It hit me during one of my morning walks at a nearby high school. There was a group of senior citizens walking around the
track. A couple of teenage girls showed up and began practicing lacrosse. And in the parking lot, a parent and teenage son were practicing driving, as the parent dad carefully arranged the orange construction cones so his son could get the hang of driving. On the other end, a father and his little boy, both on bikes, raced furiously around and around until I looked up and saw the dad take a nasty spill. Thank the Lord he was wearing a helmet.
I offer this scenario as a setup to a question society has been posing for eons: Will we ever get over high school? Even if we’ve graduated during the Cold War, it still acts as a magnet for the surrounding community. It's a natural gathering spot. I know a man who finished in 1959. Every month, like clockwork, he drives all the way from Northern Virginia and meets a tight circle of classmates at a Greek diner west of Baltimore. Now that says something.
Reaching back into antiquity, I read where Spartan boys, at the tender age of 6, landed in military school, where they learned how to read and write. They lived in barracks with the older men. All with one goal: to become potent warriors. Meanwhile, the girls were home-schooled by their mothers.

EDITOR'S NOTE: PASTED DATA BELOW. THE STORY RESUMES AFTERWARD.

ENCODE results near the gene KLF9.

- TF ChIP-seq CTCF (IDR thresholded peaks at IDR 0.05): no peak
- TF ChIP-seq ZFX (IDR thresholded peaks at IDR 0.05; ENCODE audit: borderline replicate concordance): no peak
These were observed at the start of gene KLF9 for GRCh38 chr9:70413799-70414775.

The first high school was opened in Scotland in the 1500s. The first high school in what was not yet America opened in Boston in 1635. I don’t know if the cafeteria food was inedible.
I didn’t become a high-school teacher until I was 50. With a background in journalism, it was only natural that the first assignment I got was teaching chemistry(!)
It took all of five minutes before I was busted.
“You really don’t want to be here, do you?” pressed the kid in the wheelchair.
“No,” I replied weakly, startled that he exposed me as counterfeit material so quickly. “But they ran out of English textbooks.”